Moving programs and services FAQs
The following are Frequently Asked Questions about Moving programs and services.
When a servicemember receives permanent change of station (PCS) orders, what needs to happen next in terms of planning a move?
The first step after receiving PCS orders is to make an appointment with the Relocation personnel at your installation's Family Center. The Relocation personnel will assist you in learning all you can about your new location by utilizing the available resources such as the Plan My Move calendar, Installation Overviews and their Center's resource library. The Relocation personnel will ask you about your family situation from children to pets to special needs family members and connect you to resources at the new destination. Assistance and advice are available on clearing the old location, temporary quarters and what to do when traveling to your new location. Working with the Relocation personnel will ensure that you create a sensible moving schedule that facilitates outprocessing and settling into your new location quickly and efficiently with minimal stress for all family members.
The Relocation personnel will direct you to the offices and personnel you need to visit to facilitate your move. For example, they will send you to the Transportation and Housing offices with instructions on what questions to ask and helpful tips on finding new housing, booking your shipments, and departing your current assignment. They will inform you of the processes that these offices use and they will stay in touch with you to assist you if you encounter any information you do not understand.
There are trained Relocation professionals on every installation whose job it is to assist you and your family with all aspects of your move. An initial visit to them will save you money, reduce the stress of the unknown, and promote productivity.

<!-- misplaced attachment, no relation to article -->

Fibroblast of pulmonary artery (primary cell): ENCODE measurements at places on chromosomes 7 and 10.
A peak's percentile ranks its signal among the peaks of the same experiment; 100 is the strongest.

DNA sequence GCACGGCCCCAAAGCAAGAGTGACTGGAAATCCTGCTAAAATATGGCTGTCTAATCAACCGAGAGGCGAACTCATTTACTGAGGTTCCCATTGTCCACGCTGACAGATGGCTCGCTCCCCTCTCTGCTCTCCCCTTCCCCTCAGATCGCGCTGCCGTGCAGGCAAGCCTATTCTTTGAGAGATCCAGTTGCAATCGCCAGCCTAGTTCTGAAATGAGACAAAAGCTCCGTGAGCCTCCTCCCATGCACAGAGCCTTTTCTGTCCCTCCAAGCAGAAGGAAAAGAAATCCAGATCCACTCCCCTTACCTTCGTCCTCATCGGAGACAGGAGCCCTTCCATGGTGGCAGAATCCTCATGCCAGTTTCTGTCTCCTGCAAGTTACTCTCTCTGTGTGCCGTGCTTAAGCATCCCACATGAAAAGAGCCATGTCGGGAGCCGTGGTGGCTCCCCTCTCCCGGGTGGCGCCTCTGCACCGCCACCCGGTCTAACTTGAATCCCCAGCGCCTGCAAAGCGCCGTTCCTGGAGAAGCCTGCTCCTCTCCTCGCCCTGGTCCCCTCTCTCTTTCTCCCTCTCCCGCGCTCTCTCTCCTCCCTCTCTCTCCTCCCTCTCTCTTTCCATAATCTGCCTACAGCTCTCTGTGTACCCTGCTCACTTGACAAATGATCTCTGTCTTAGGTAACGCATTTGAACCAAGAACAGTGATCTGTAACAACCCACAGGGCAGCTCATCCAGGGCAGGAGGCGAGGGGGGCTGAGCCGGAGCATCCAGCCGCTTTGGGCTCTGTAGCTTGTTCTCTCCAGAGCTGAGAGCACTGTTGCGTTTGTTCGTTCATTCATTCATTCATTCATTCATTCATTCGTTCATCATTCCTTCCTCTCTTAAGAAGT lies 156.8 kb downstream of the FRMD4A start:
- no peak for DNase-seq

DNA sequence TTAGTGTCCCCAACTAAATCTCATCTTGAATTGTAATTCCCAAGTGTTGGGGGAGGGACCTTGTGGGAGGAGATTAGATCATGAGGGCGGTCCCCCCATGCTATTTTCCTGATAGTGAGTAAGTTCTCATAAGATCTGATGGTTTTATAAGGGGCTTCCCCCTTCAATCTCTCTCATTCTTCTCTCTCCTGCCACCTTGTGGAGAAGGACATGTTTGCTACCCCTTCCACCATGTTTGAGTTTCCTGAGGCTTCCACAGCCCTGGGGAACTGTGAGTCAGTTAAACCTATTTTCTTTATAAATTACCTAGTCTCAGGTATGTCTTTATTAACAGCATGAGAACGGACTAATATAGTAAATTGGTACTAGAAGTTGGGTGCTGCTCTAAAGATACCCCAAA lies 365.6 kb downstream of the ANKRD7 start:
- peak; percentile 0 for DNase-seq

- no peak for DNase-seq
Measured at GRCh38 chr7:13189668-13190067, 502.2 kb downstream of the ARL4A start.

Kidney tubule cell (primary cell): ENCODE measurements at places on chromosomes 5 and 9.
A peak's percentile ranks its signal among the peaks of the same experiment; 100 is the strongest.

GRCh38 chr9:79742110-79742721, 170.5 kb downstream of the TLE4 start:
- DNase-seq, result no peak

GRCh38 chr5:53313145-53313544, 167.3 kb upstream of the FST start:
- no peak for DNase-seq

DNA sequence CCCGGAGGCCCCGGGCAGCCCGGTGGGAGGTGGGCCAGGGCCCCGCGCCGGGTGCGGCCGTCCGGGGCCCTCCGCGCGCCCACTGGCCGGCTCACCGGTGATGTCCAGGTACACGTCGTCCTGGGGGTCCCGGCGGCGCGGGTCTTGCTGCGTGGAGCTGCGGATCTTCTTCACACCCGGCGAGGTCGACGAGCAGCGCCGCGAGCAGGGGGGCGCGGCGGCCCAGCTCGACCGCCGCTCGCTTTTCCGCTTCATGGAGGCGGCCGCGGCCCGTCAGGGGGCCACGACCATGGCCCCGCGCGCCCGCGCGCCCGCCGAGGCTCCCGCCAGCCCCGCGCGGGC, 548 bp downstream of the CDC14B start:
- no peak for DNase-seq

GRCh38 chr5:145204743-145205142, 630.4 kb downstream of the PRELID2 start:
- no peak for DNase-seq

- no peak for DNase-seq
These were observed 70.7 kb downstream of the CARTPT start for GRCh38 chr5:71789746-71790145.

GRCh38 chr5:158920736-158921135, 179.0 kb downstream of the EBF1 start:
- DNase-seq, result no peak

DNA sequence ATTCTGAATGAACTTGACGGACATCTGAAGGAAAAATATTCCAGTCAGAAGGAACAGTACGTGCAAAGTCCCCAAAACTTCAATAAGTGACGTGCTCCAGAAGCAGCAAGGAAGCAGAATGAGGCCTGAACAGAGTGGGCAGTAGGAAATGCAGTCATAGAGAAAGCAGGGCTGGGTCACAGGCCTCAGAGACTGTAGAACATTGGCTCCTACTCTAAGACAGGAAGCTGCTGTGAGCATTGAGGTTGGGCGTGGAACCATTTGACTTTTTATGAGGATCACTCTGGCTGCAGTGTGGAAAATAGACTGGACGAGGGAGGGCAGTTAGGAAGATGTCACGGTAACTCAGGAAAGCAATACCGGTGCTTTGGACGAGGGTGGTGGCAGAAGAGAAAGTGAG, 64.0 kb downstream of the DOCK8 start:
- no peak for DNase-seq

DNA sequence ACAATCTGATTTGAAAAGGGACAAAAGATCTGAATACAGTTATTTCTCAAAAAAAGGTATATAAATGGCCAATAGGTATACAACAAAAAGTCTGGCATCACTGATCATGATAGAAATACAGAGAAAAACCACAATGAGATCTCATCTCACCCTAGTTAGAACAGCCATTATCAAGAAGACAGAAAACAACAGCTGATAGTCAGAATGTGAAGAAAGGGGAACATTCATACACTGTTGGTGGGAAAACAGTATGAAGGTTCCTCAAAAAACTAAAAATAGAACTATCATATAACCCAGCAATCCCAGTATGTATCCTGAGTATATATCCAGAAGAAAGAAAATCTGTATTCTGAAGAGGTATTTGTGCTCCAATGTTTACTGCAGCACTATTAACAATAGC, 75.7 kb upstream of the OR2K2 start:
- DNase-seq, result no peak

What is Plan My Move and how can it help a servicemember or family member during the moving process?
Plan My Move, available on MilitaryHOMEFRONT, is an on-line moving tool that helps a service and family member organize their move. By providing your current duty station, future duty station, and the moving date, Plan My Move generates a three month calendar with general and installation specific information necessary when moving for the military. The calendar can be customized to meet your family situation. Tasks can be added, removed or modified. The length of the calendar can be changed from three months to one month or two years. In addition to the helpful tips and articles, there are checklists, phone lists, additional resources for each subject and key contact information for offices on both the old and new installation. Topics addressed for each installation include: child care and youth services, shipping household goods, housing - permanent and temporary, education and employment, special needs, heath care, sponsorship and many other areas of interest. Plan My Move outlines the moving process, breaking it down into clear manageable steps. This resource is especially useful to family or servicemembers who are completing their first PCS move, and is very helpful to any military member who needs help remembering all the details associated with a move. Plan My Move is an organizational tool designed to guide the user through the moving process.